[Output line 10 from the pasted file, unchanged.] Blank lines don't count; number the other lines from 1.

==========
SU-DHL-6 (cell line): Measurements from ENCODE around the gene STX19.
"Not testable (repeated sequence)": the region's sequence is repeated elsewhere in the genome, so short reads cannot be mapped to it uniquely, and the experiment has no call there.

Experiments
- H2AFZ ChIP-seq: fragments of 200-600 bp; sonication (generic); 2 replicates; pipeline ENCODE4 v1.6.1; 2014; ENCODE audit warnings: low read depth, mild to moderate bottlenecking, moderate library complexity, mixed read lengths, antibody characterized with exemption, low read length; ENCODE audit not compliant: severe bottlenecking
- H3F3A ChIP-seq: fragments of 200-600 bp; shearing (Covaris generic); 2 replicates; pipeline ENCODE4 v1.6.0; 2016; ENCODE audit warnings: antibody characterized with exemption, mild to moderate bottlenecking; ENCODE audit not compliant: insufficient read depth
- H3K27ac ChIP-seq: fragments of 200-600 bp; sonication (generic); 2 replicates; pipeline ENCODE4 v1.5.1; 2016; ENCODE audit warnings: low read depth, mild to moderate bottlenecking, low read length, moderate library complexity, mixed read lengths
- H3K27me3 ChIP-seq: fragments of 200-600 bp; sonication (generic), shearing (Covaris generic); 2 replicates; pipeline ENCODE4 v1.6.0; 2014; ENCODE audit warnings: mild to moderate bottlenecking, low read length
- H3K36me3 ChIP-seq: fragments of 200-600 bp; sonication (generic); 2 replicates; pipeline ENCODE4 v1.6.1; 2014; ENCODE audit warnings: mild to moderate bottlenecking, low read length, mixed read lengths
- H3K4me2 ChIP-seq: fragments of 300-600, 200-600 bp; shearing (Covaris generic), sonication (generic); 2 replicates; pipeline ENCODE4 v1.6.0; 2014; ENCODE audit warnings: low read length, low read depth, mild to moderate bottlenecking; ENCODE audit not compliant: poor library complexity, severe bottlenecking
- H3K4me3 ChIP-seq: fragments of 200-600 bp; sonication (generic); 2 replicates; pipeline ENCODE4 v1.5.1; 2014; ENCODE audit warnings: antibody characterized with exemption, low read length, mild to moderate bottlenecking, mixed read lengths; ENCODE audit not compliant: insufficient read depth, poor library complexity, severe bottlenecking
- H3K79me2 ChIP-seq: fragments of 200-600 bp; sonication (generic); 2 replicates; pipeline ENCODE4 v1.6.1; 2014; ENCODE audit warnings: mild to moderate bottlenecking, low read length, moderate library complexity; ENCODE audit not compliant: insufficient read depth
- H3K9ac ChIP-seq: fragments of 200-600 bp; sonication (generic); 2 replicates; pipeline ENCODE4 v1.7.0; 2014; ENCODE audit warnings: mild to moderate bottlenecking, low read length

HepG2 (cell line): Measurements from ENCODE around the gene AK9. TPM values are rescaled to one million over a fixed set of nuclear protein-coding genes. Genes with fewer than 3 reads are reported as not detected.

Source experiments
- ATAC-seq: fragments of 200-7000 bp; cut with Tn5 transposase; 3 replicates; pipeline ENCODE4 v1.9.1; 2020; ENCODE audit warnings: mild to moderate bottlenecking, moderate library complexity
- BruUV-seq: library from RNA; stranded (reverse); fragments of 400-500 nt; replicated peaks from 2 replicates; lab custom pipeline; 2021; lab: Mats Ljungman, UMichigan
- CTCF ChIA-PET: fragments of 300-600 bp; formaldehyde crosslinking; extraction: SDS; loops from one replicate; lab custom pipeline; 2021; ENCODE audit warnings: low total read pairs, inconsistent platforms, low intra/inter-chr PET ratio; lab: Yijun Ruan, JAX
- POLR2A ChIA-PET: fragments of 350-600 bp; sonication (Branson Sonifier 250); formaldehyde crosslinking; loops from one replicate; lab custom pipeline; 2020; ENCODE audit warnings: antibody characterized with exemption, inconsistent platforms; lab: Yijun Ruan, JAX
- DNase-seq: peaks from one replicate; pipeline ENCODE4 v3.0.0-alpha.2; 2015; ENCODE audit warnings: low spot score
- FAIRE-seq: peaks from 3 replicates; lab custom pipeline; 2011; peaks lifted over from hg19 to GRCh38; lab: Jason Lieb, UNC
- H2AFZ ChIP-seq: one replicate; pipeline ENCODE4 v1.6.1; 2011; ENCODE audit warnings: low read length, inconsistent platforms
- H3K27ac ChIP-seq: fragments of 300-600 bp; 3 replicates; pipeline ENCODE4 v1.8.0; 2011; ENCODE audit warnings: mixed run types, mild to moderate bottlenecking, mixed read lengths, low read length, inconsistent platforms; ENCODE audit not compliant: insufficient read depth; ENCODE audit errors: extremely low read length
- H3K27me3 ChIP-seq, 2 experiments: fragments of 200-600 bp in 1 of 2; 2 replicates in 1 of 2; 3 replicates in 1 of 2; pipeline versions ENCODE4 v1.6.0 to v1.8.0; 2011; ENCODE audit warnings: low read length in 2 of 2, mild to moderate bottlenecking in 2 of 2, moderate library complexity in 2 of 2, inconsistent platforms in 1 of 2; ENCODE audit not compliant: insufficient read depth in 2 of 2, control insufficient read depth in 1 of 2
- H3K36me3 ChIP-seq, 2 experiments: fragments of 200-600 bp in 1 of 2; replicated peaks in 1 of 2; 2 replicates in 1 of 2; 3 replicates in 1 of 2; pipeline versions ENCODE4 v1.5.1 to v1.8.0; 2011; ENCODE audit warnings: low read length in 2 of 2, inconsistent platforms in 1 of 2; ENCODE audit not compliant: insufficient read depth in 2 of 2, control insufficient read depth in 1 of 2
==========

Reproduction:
- H3K4me3 ChIP-seq: fragments of 200-600 bp; sonication (generic); 2 replicates; pipeline ENCODE4 v1.5.1; 2014; ENCODE audit warnings: antibody characterized with exemption, low read length, mild to moderate bottlenecking, mixed read lengths; ENCODE audit not compliant: insufficient read depth, poor library complexity, severe bottlenecking